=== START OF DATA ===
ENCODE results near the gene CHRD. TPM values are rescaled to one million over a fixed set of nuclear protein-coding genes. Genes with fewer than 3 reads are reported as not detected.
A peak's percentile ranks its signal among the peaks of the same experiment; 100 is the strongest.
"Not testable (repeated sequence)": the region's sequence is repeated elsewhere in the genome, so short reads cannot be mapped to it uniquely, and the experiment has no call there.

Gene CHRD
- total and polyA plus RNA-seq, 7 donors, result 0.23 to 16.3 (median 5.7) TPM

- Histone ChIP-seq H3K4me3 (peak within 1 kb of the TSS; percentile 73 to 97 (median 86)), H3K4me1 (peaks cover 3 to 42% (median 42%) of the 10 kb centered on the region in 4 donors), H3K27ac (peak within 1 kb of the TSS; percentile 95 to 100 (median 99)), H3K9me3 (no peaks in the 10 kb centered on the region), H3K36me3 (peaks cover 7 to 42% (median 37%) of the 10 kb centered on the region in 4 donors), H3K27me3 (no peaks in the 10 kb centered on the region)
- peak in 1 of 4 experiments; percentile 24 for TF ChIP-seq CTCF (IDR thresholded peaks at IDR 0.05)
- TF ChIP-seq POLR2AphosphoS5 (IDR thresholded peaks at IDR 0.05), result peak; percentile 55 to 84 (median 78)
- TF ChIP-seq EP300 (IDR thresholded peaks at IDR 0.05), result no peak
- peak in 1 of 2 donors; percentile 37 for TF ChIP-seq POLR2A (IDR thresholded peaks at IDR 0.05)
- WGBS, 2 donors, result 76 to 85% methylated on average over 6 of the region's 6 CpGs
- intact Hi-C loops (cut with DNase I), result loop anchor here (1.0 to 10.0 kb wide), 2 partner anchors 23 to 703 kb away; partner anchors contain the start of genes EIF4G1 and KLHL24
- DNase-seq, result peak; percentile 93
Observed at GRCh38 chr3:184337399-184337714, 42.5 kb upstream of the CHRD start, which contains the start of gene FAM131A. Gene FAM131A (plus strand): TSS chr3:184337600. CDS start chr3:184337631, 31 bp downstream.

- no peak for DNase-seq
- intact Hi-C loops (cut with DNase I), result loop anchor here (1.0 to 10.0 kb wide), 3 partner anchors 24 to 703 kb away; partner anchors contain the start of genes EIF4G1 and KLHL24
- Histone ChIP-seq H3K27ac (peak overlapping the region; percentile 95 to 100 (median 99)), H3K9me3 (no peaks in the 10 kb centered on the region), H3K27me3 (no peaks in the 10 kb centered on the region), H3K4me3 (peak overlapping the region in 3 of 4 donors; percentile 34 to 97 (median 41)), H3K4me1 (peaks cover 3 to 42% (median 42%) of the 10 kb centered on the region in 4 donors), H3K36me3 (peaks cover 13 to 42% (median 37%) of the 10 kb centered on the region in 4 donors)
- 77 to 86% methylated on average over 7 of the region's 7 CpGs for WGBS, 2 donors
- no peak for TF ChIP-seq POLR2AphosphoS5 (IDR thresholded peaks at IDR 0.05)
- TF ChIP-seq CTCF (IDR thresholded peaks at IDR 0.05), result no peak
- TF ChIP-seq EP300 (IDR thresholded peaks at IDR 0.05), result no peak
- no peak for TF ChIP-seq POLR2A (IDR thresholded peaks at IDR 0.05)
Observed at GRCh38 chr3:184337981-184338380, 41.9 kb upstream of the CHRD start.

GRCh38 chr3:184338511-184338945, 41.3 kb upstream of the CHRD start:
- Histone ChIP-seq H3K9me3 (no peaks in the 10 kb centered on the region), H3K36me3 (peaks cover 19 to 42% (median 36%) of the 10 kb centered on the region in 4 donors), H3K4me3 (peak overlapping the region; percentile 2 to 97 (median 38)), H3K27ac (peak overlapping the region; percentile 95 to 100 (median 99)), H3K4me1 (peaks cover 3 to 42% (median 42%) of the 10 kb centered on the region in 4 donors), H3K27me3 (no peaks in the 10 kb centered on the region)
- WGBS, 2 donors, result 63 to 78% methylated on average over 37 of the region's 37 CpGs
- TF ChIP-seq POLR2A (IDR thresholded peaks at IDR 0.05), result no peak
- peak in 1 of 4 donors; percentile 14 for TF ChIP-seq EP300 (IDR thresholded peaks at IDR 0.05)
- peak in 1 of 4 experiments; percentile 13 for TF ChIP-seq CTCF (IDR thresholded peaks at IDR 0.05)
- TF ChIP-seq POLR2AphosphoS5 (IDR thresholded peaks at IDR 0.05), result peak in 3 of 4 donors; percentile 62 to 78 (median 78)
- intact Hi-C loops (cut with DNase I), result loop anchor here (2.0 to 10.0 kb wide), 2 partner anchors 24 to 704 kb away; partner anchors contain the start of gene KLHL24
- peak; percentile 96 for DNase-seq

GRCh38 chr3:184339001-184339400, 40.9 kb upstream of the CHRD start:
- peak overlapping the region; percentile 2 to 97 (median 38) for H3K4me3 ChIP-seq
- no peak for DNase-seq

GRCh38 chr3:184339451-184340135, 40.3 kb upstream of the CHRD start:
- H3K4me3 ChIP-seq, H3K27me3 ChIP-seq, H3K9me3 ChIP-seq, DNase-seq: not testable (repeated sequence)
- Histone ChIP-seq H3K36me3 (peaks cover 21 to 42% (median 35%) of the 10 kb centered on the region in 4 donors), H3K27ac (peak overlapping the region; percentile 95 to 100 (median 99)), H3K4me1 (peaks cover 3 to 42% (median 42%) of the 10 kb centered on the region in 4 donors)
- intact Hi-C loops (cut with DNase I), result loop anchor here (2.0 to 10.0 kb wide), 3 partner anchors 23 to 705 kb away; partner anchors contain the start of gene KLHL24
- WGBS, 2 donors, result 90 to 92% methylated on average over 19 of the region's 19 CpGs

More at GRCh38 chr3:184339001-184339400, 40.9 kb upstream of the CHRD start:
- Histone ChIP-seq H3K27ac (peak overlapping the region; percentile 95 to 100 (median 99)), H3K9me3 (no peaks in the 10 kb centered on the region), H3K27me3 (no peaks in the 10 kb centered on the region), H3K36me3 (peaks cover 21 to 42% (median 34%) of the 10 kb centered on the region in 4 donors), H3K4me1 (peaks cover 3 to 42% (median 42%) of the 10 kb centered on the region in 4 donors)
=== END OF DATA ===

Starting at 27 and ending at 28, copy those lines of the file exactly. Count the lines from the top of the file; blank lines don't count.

- TF ChIP-seq POLR2A (IDR thresholded peaks at IDR 0.05), result no peak
- peak in 1 of 4 donors; percentile 14 for TF ChIP-seq EP300 (IDR thresholded peaks at IDR 0.05)